Electronics giant Apple has not made any approach for Formula 1 team and supercar maker McLaren.
Although media reports have surfaced that talks started earlier this year, McLaren has moved to stamp out the rumours.
“We can confirm that McLaren is not in discussion with Apple in respect of any potential investment,” said a spokesman.
However, he did cryptically add that the car maker regularly had ‘confidential discussions with a wide range of parties.”
The denial was aimed at squashing reports that Apple had made a £1.5 billion for the car firm.
The speculation seems to fit with Apple dabbling with driverless car technology.
Google and Microsoft are both researching the sector, together with many concept projects funded by car makers such as Tesla, Ford and Renault.
However, the main market for driverless vehicle technology is the mass-market, and unless McLaren started driving a lot more vehicles off the production line in a price bracket more attractive to average drivers, how an Apple deal would work seems a mystery.
Industry experts suggest if Apple is to get into bed with McLaren, it’s not the car firm but a data analytics offshoot that holds the most interest.
McLaren Applied Technologies employs cutting edge computers to predict traffic flows and develops lightweight plastics and alloys for the car trade. The technology arm of McLaren also makes state-of-the-art driving simulators.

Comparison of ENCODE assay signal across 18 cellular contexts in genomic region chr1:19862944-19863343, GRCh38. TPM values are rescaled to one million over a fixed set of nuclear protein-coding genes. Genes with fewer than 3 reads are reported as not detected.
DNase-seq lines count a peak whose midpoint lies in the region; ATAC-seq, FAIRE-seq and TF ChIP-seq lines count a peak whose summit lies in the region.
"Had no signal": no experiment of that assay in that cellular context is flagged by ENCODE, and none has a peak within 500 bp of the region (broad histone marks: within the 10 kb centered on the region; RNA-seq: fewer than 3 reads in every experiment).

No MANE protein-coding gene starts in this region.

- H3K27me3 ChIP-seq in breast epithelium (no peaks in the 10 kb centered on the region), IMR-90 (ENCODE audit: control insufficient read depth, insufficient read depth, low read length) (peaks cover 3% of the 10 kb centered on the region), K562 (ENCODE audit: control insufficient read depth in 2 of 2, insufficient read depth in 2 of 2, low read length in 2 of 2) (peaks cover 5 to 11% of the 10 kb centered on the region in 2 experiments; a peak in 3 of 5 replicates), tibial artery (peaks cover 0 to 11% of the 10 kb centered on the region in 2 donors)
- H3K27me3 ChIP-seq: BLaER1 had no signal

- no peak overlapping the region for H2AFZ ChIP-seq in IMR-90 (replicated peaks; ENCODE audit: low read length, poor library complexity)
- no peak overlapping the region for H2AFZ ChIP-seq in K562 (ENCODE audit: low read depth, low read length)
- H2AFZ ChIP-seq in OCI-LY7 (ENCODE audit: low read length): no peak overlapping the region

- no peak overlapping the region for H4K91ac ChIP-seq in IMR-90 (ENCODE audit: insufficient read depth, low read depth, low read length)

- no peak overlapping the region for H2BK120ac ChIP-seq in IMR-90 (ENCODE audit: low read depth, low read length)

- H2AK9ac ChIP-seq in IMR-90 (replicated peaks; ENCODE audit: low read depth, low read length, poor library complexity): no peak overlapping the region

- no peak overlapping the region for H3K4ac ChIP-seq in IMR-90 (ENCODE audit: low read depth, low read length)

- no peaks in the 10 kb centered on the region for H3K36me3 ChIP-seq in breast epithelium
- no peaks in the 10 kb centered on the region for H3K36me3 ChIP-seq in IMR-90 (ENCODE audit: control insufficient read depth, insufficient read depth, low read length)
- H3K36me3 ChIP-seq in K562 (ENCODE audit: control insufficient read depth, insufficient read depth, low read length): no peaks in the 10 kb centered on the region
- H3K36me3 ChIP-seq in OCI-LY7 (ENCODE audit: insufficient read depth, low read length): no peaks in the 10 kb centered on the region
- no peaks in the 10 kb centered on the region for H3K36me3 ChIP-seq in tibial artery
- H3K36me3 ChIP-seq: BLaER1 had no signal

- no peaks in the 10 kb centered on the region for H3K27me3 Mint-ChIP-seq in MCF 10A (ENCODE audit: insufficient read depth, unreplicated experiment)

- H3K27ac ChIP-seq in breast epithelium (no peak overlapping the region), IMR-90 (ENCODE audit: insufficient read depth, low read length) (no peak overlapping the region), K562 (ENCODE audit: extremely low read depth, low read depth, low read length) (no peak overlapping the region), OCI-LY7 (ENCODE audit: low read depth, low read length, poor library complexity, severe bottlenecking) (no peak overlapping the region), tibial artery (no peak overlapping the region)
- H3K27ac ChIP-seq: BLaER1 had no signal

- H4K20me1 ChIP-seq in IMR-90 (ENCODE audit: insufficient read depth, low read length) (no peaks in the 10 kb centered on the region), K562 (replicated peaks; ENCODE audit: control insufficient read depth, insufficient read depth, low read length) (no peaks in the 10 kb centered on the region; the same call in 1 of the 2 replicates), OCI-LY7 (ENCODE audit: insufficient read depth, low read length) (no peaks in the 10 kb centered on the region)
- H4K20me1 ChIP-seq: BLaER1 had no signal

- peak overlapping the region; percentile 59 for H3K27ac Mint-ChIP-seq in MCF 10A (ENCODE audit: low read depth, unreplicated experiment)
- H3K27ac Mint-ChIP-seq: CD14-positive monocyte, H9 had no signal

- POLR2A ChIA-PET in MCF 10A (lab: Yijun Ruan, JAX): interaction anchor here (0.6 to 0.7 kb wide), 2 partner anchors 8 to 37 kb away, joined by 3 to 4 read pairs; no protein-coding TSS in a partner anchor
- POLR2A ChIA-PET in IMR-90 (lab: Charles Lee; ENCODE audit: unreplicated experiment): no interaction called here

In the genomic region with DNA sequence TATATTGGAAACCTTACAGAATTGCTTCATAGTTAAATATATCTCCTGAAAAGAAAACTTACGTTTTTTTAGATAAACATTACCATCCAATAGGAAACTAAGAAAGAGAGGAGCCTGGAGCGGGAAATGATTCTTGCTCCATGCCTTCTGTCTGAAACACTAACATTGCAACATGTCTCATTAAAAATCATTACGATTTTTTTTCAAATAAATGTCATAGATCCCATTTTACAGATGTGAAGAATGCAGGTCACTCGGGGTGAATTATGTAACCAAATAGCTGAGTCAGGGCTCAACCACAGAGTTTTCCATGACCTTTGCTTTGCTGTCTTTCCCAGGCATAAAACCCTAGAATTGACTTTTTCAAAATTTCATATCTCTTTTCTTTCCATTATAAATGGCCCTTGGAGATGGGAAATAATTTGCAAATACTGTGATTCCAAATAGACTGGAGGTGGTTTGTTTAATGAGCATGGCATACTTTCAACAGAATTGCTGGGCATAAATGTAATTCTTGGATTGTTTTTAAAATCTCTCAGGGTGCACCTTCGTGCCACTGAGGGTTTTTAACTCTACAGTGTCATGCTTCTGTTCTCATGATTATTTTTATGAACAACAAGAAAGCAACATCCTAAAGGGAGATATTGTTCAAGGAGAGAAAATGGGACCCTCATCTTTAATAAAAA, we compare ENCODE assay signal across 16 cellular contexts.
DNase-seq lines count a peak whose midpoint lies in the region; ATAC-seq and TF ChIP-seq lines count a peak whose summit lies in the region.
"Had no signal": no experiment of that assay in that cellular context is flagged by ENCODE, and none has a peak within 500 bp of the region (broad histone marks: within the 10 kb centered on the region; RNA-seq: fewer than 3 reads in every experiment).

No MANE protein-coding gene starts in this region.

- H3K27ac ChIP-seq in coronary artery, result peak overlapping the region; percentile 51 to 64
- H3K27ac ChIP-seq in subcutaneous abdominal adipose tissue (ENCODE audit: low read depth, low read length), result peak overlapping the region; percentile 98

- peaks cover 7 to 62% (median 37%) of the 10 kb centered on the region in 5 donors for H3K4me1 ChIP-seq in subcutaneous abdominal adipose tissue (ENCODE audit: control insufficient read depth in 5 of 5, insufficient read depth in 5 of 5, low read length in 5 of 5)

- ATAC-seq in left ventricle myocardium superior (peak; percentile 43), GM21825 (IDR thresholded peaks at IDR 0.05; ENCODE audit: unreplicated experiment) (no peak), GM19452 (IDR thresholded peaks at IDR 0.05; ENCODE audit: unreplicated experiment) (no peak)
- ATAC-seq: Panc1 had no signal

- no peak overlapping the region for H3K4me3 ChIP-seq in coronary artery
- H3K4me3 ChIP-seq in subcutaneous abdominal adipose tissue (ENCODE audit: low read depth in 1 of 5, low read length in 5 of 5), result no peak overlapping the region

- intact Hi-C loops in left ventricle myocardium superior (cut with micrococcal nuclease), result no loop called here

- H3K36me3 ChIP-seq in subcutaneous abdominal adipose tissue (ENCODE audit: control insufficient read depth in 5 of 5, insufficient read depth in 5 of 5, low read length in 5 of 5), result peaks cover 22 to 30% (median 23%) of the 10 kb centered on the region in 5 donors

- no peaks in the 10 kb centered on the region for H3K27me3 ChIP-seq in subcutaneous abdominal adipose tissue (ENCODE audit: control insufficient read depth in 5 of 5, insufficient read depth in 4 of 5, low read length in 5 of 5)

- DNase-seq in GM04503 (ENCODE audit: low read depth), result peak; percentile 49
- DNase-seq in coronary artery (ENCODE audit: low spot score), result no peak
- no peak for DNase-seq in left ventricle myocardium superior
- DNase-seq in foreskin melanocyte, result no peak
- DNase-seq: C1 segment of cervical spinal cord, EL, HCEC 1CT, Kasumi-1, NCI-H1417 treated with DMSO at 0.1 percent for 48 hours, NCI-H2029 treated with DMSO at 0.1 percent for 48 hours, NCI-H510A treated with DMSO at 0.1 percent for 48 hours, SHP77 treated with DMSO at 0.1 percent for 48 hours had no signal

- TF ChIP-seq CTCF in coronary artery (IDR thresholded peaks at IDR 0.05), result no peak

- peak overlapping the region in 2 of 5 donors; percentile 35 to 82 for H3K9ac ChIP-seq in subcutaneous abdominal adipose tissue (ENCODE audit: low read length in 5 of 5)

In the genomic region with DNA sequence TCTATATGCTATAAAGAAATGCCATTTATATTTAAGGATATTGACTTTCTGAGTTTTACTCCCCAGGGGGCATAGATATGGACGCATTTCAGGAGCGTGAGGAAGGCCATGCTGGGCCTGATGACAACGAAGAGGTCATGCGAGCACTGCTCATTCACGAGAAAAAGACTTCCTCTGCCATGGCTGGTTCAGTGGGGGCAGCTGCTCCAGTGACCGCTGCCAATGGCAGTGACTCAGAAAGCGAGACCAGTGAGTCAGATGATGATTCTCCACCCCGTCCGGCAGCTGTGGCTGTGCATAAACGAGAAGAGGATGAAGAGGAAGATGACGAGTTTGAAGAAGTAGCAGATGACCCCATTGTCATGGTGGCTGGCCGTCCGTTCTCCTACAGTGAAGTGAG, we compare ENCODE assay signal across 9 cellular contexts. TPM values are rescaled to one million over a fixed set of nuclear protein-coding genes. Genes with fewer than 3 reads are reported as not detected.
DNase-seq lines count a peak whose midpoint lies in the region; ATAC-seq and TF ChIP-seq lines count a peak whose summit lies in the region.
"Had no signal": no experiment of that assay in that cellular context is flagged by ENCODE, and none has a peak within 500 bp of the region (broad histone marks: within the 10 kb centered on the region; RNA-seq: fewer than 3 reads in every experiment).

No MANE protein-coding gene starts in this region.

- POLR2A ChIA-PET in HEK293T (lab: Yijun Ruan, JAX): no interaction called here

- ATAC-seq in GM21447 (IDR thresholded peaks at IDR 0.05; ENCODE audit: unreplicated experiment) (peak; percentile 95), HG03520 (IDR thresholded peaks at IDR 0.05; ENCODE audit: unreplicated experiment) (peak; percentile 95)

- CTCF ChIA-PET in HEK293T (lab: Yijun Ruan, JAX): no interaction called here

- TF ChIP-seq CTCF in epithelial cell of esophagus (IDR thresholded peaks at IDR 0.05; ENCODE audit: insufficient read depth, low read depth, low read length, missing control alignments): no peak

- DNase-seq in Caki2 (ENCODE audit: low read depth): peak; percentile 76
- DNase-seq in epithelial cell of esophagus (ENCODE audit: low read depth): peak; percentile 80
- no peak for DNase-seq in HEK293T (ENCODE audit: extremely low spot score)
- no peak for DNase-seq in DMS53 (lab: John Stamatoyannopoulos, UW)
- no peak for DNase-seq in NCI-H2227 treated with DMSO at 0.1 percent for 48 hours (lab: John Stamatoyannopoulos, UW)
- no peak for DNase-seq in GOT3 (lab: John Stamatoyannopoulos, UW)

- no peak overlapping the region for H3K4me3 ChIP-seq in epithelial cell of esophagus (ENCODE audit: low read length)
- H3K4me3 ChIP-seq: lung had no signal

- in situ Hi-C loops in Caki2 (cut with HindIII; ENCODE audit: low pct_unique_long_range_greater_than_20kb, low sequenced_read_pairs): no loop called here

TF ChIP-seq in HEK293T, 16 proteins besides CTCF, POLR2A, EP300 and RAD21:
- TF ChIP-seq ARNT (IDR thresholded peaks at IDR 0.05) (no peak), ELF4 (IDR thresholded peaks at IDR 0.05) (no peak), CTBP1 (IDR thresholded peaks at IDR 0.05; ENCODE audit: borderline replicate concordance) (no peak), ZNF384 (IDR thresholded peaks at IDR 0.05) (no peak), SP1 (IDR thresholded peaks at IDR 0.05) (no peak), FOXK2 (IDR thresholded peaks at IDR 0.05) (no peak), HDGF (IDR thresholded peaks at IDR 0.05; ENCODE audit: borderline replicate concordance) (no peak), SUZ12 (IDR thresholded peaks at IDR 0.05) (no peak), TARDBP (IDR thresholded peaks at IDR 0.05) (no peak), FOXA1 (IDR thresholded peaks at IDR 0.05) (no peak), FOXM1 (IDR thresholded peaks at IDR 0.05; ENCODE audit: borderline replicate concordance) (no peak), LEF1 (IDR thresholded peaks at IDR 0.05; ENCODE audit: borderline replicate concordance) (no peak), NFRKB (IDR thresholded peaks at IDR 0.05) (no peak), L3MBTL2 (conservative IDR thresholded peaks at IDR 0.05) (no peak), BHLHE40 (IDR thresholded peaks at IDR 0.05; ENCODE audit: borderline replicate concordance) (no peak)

Apple has a cash mountain of $100 billion to invest.
Last year, almost a billion was pumped into Chinese Uber app Didi Chuxing, a move that helped persuade Uber that moving into China was a bad idea for business.
What about the rumours?
So are the McLaren rumours true?
If Apple and McLaren are talking about buying, selling or setting up a joint venture, it’s unlikely they will make their discussions public. What they are saying to each other behind closed doors is sensitive intelligence they won’t want rivals to gain.
The denials have not been complete – they are open to interpretation, but that might just be because what they say is being picked apart and misunderstood.
The story first came to light in the Financial Times, which is not a news outlet famed for breaking unproved allegations.
But no one outside Apple and McLaren knows for sure what is going on, and won’t unless one of the parties breaks cover.